10 Amazing Island Stories
Next time you’re out in public, take a look around. The person next to you may have saved a life. Or won a million dollars. You wouldn’t know just by looking at them, you’d have to ask. So we did. Here are some Islanders who have experienced the unusual, done the extraordinary, from the sublime achievement of reclaiming a once nearly extinct language to the wacky experience of winning a musubi eating contest.
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has been there and done that.
This 102-year-old Lihue resident was named a “Living Treasure” by Kauai Museum and shows no signs of slowing down.
I swim laps every day at 4 p.m. in my swimming pool. I walk all around, all the time. I’m golfing in a charity tournament this month. I don’t know what my best score is. I don’t want to know. I don’t play that kind of game anymore. A group of us play mahjong and bridge every Tuesday and Wednesday at my house.
I just got my driver’s license renewed for two more years. I learned to drive in a Model T Ford in 1922. I was given my license by my uncle, who was the sheriff on Kauai, on my birthday. I don’t wear glasses when I drive, only when I read. My ophthalmologist has a poster of me in his office.
I wear a hearing aid. I rarely use a cane. I eat everything. I’m not particular about food or that sort of thing.
I graduated from Kauai High School in 1924 and then I went to college in California. I took a university course where we went to all of the countries in Europe. I got five credits for it.
I was a teacher for more than 30 years. I taught on Oahu, Maui and Kauai. I taught third grade mostly, but also taught sixth grade.
I had a big party for my 100th birthday; 500 people attended. I’ll have one when I’m 105, if God lets me live that long. You never know.
I have a canary named Elvis. I don’t have any grandchildren, but I have seven step-grandchildren. I’ve been married three times. I enjoy life, my family and my friends in particular.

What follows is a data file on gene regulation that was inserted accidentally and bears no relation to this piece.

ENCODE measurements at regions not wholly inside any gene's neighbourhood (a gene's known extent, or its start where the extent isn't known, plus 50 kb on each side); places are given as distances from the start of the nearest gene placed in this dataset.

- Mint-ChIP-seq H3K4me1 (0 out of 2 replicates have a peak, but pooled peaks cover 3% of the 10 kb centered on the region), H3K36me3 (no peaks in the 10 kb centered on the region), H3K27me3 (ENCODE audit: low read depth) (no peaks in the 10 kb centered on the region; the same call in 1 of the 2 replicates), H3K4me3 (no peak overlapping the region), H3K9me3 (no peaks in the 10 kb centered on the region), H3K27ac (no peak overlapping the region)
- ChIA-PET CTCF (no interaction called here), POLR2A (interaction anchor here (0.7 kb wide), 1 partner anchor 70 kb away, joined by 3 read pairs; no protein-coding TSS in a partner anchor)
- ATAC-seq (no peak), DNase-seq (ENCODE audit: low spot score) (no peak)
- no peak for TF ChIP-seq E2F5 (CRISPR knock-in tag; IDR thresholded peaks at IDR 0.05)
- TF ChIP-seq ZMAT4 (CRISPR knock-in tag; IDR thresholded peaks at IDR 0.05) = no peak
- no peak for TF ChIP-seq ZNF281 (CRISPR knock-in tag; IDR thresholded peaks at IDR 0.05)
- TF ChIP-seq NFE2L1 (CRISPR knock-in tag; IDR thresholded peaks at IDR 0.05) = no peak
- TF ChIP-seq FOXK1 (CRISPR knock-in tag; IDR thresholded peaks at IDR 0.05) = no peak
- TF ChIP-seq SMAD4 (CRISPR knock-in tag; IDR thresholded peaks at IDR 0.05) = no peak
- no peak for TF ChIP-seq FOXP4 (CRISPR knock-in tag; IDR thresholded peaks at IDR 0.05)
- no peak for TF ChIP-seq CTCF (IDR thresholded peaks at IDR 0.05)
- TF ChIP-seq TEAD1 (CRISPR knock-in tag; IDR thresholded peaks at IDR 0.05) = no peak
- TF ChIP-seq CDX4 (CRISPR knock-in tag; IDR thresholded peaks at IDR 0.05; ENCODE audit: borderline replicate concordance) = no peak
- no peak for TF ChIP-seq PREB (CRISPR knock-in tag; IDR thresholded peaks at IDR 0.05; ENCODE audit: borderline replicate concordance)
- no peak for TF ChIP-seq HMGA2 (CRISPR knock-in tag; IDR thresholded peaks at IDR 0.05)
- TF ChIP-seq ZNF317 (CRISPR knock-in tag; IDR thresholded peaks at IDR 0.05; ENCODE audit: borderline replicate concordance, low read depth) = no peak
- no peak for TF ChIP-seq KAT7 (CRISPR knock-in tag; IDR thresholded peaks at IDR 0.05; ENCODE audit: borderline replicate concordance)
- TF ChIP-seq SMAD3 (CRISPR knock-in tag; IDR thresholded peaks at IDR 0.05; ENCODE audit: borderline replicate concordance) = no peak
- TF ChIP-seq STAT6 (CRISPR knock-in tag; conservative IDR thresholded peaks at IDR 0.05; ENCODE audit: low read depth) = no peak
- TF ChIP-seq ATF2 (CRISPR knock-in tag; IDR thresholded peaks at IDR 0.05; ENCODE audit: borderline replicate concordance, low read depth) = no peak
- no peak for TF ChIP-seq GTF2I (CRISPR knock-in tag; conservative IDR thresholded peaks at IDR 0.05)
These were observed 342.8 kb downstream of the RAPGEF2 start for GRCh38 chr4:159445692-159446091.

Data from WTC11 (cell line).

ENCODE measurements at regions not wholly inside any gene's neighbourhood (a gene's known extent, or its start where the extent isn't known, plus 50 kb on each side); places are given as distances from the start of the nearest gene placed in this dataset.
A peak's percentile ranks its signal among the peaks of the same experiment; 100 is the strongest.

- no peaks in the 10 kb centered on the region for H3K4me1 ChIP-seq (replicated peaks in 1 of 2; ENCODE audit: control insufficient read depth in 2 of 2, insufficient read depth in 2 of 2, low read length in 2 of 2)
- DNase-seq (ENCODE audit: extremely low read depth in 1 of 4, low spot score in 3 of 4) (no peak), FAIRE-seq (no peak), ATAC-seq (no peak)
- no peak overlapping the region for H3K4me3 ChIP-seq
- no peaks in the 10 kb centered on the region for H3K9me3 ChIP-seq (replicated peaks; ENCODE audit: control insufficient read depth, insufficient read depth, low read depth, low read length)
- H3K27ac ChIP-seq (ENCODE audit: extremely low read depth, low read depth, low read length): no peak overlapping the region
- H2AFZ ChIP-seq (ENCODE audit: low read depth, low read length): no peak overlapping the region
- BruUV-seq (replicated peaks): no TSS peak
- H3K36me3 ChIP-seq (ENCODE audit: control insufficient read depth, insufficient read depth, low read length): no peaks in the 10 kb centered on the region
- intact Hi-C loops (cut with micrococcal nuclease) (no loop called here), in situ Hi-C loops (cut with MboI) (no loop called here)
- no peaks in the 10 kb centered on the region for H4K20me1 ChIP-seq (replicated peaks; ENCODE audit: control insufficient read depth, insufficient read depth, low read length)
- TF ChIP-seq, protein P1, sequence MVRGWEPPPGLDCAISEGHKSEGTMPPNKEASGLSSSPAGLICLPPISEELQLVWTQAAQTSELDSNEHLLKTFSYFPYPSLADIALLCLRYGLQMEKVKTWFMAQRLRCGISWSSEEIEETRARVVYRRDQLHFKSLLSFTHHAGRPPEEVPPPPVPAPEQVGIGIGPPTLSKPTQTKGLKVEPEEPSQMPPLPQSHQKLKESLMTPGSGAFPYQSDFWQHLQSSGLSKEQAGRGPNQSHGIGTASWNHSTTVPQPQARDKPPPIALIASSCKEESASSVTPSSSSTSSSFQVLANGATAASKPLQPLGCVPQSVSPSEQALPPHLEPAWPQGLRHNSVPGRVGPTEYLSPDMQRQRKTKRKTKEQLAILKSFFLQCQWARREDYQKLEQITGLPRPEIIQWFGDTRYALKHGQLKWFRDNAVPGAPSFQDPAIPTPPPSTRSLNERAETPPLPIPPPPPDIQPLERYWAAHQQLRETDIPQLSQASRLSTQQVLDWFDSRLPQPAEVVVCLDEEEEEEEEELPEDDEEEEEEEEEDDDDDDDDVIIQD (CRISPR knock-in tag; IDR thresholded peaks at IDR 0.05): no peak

In the old days, Kauai wasn’t as crowded as it is now. We rode horseback and did a lot of things that kids don’t do today. I think when I was a little girl we were lucky because we made our own fun. Maybe we didn’t have the advantages of today, but really, we had more advantages because we could enjoy natural things like picnics and the sort of thing that people don’t do much anymore.
The best moments of my life were having my babies. My girl is going to be 80 pretty soon, and my son is in his 70s. My son lives next door to me and I see him every day. My daughter lives on Hawaii.
Do I have any regrets? A few. but I won’t tell you what they are. Some things you have to keep to yourself, you know.
I think it’s important to keep busy. Don’t just sit around; be interested in the life around you. Wake up in the morning and look forward to each day. Have a sense of humor and enjoy your friends. Be kind to people and be interested in them. I try not to be critical of others, because we are all human.
—As told to sheila sarhangi
risked his life to save another.
In January, the off-duty Makaha lifeguard jumped into a dark cave and saved a 26-year-old man from drowning. He was given the Red Cross “In the Line of Duty Hero” award.
I was at Yokohama Bay after work, watching the sunset. It was getting dark and somebody called, “Help! Help!” This military guy was freaking out, yelling, “My buddy is in the water!” He didn’t know that I was an off-duty lifeguard. I told him, “Where is he?” He said, “He’s out there on the rocks with a flashlight!” I looked toward the area and I knew it was the Moi Hole. It’s a fishing spot; it’s a pretty big cave. The waves were pumping; they were like six feet. When they go into the cave, all the air gets pushed out like spit. I went over and saw the flashlight bobbing in the water. I ran to my car and got my fins and tube and called 9-1-1. Then I said a little prayer.
It was dark so I couldn’t see, but I jumped in. I swam into the cave with all this spray around me, yelling, “Hey! Hey!” at the top of my lungs. Then I heard a yell back. I got chicken skin and thought, “He’s alive!” I swam a little deeper and he popped up. He looked like a ghost; his eyeballs were huge. He was overwhelmed; he was all busted up. I strapped him to the tube so he could float. I dodged a couple of waves with him and just kicked like crazy. We swam out to sea about 20 to 50 yards. I was trying to calm him down.
I dragged him down the coast a couple of hundred yards to this cove. It was either we go in there or swim another 500 yards to the sand, which I didn’t want to do, because I fish in this area and I know it’s sharky and this guy’s bleeding and it’s dark.
I saw a wave come and wash right through the cove. I know the rocks over there. On the path to go in and out, you have to zigzag your way through. I told him, “Just for this next couple minutes you got to help me kick!” We charged it and thank God no sets came. We didn’t hit one rock and made it in. By that time, the helicopter had a spotlight on us. We went up to the beach and he stood up and walked out of there.
—As told to sheila sarhangi